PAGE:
Physics » Electromagnetic Waves » The Electromagnetic Spectrum

Visible Light

Visible Light

Visible light is the narrow segment of the electromagnetic spectrum to which the normal human eye responds. Visible light is produced by vibrations and rotations of atoms and molecules, as well as by electronic transitions within atoms and molecules. The receivers or detectors of light largely utilize electronic transitions. We say the atoms and molecules are excited when they absorb and relax when they emit through electronic transitions.

This figure shows this part of the spectrum, together with the colors associated with particular pure wavelengths. We usually refer to visible light as having wavelengths of between 400 nm and 750 nm. (The retina of the eye actually responds to the lowest ultraviolet frequencies, but these do not normally reach the retina because they are absorbed by the cornea and lens of the eye.)

Red light has the lowest frequencies and longest wavelengths, while violet has the highest frequencies and shortest wavelengths. Blackbody radiation from the Sun peaks in the visible part of the spectrum but is more intense in the red than in the violet, making the Sun yellowish in appearance.

Living things—plants and animals—have evolved to utilize and respond to parts of the electromagnetic spectrum they are embedded in. Visible light is the most predominant and we enjoy the beauty of nature through visible light. Plants are more selective. Photosynthesis makes use of parts of the visible spectrum to make sugars.

Example: Integrated Concept Problem: Correcting Vision with Lasers

During laser vision correction, a brief burst of 193-nm ultraviolet light is projected onto the cornea of a patient. It makes a spot 0.80 mm in diameter and evaporates a layer of cornea \(0\text{.}\text{30}\phantom{\rule{0.25em}{0ex}}\mu \text{m}\) thick. Calculate the energy absorbed, assuming the corneal tissue has the same properties as water; it is initially at \(\text{34º}\text{C}\). Assume the evaporated tissue leaves at a temperature of \(\text{100º}\text{C}\).

Strategy

The energy from the laser light goes toward raising the temperature of the tissue and also toward evaporating it. Thus we have two amounts of heat to add together. Also, we need to find the mass of corneal tissue involved.

Solution

To figure out the heat required to raise the temperature of the tissue to \(\text{100º}\text{C}\), we can apply concepts of thermal energy. We know that

\(\text{Q}=mc\Delta T,\)

where Q is the heat required to raise the temperature, \(\Delta T\) is the desired change in temperature, \(m\) is the mass of tissue to be heated, and \(c\) is the specific heat of water equal to 4186 J/kg/K.

Without knowing the mass \(m\) at this point, we have

\(Q=m(\text{4186 J/kg/K})(\text{100º}\text{C}–\text{34º}\text{C})=m(\text{276,276 J/kg})=m(\text{276 kJ/kg}).\)

The latent heat of vaporization of water is 2256 kJ/kg, so that the energy needed to evaporate mass \(m\) is

\({Q}_{\text{v}}={\mathrm{mL}}_{\text{v}}=m(\text{2256 kJ/kg}).\)

To find the mass \(m\), we use the equation \(\rho =m/\text{V}\), where \(\rho \) is the density of the tissue and \(\text{V}\) is its volume. For this case,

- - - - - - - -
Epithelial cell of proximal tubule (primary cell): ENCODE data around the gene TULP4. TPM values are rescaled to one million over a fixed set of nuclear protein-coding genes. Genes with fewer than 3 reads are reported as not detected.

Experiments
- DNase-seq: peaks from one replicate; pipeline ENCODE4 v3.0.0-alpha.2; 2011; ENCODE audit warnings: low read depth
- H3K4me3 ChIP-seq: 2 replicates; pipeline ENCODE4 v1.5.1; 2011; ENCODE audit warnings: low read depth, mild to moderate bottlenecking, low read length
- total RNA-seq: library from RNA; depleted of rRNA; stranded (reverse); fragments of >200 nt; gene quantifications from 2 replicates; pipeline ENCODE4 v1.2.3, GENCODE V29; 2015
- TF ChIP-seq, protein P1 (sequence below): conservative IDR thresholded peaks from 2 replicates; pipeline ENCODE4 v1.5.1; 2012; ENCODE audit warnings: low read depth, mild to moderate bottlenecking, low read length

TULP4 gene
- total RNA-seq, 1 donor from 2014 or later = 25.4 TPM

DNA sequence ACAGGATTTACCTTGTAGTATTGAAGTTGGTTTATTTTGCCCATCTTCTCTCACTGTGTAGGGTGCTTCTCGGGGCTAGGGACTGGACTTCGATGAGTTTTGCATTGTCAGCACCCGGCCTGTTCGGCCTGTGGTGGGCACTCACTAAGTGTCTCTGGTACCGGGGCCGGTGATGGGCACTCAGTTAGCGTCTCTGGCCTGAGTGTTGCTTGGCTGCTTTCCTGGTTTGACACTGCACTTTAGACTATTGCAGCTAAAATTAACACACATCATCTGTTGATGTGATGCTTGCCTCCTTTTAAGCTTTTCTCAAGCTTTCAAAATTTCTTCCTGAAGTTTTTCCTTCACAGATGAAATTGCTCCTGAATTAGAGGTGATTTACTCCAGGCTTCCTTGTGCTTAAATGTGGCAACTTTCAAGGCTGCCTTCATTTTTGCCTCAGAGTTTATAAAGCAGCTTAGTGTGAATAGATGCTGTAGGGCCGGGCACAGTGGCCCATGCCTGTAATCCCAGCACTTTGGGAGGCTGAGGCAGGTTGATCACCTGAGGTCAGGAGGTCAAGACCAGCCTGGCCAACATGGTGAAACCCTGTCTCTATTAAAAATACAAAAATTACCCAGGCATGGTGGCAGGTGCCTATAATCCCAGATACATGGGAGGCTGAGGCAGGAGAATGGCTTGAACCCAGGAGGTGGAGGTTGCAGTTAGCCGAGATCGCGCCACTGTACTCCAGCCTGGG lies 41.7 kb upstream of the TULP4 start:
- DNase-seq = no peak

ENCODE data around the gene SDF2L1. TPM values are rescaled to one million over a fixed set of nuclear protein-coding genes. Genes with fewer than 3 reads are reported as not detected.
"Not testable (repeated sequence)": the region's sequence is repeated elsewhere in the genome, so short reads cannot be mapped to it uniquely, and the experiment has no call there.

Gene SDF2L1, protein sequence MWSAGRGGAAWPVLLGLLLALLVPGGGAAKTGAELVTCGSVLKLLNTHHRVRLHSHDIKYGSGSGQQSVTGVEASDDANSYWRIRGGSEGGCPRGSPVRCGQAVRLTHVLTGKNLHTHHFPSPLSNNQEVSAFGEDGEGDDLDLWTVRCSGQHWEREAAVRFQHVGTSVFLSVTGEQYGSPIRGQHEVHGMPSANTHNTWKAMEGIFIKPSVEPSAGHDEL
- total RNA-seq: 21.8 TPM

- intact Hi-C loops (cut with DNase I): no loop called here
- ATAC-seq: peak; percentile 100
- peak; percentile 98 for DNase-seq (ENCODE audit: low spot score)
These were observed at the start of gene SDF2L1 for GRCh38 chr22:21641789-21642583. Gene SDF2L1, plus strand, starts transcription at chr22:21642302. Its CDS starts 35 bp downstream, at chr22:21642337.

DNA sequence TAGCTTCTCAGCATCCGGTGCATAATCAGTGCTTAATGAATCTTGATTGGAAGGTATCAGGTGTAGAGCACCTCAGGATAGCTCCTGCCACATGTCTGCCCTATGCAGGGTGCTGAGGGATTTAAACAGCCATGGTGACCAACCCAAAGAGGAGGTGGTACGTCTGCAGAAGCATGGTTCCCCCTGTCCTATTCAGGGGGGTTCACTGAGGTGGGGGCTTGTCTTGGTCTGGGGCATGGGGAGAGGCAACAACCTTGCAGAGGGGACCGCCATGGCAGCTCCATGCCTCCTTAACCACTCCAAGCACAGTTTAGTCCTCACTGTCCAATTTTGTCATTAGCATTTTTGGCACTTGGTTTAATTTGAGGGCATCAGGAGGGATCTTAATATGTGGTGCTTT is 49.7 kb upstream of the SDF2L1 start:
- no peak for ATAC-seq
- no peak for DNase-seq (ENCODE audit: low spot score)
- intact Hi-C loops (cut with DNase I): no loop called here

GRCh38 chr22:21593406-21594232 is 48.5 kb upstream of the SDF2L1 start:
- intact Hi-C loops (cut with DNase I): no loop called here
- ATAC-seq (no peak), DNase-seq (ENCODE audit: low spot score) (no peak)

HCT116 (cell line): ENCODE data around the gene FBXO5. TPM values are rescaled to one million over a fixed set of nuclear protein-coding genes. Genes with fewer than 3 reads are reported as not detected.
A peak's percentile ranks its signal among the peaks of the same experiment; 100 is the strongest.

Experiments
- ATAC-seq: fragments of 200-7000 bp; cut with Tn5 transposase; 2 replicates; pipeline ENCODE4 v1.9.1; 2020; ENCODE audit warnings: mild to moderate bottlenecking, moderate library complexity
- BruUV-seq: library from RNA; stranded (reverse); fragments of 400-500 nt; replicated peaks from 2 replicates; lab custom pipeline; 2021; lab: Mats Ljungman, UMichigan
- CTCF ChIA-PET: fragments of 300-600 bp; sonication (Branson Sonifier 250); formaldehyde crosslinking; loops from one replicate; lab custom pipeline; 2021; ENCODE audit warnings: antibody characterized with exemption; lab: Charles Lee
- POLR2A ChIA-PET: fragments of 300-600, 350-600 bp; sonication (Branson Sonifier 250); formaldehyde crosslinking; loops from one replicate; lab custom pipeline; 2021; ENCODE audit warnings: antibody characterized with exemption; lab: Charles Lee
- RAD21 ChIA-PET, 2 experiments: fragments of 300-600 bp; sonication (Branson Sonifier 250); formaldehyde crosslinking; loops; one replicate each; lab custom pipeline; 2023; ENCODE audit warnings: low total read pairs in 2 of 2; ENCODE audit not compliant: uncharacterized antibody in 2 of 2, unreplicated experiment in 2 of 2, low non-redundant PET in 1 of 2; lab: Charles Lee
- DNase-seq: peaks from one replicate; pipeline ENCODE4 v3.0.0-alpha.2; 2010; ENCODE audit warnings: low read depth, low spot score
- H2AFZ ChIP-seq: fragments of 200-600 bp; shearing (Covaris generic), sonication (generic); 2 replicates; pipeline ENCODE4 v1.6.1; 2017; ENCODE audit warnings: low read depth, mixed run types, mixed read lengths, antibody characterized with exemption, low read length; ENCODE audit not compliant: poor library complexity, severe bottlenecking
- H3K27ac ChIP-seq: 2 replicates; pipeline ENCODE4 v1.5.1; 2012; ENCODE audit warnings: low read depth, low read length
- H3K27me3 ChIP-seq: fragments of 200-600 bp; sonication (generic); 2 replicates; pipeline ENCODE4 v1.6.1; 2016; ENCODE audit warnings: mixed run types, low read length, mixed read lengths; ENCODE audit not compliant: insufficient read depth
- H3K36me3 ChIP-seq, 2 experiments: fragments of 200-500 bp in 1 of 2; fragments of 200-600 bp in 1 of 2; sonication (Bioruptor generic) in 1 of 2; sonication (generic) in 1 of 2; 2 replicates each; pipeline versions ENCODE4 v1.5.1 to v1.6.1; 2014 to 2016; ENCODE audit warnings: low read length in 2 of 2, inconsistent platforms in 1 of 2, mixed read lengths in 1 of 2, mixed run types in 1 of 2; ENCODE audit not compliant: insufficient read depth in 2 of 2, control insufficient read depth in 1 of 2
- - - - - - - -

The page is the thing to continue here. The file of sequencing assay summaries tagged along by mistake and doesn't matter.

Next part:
\(\begin{array}{lll}m& =& \rho \text{V}\\ & =& {\text{(1000 kg/m}}^{3})(\text{area}×\text{thickness}{\text{(m}}^{3}\text{))}\\ & =& \text{(1000 kg/}{\text{m}}^{3})(\pi (0.80×{\text{10}}^{–3}\phantom{\rule{0.25em}{0ex}}\text{m}{)}^{2}/4)(0\text{.}\text{30}×{\text{10}}^{–6}\phantom{\rule{0.25em}{0ex}}\text{m})\\ & =& 0.151×{\text{10}}^{–9}\phantom{\rule{0.25em}{0ex}}\text{kg.}\end{array}\)

Therefore, the total energy absorbed by the tissue in the eye is the sum of \(\text{Q}\) and \({\text{Q}}_{\text{v}}\):

\({\text{Q}}_{\text{tot}}=m(c\Delta \text{T}+{\text{L}}_{\text{v}})=(0.151×{\text{10}}^{-9}\phantom{\rule{0.25em}{0ex}}\text{kg})(\text{276 kJ/kg}+\text{2256 kJ/kg})=\text{382}×{\text{10}}^{-9}\phantom{\rule{0.25em}{0ex}}\text{kJ}.\)

Discussion

The lasers used for this eye surgery are excimer lasers, whose light is well absorbed by biological tissue. They evaporate rather than burn the tissue, and can be used for precision work. Most lasers used for this type of eye surgery have an average power rating of about one watt. For our example, if we assume that each laser burst from this pulsed laser lasts for 10 ns, and there are 400 bursts per second, then the average power is \({\text{Q}}_{\text{tot}}×\text{400}=\text{150 mW}\).

Optics is the study of the behavior of visible light and other forms of electromagnetic waves. Optics falls into two distinct categories. When electromagnetic radiation, such as visible light, interacts with objects that are large compared with its wavelength, its motion can be represented by straight lines like rays. Ray optics is the study of such situations and includes lenses and mirrors.

When electromagnetic radiation interacts with objects about the same size as the wavelength or smaller, its wave nature becomes apparent. For example, observable detail is limited by the wavelength, and so visible light can never detect individual atoms, because they are so much smaller than its wavelength. Physical or wave optics is the study of such situations and includes all wave characteristics.

Take-Home Experiment: Colors That Match

When you light a match you see largely orange light; when you light a gas stove you see blue light. Why are the colors different? What other colors are present in these?


Continue With the Mobile App | Available on Google Play

[Attributions and Licenses]


This is a lesson from the tutorial, Electromagnetic Waves and you are encouraged to log in or register, so that you can track your progress.

Log In

Share Thoughts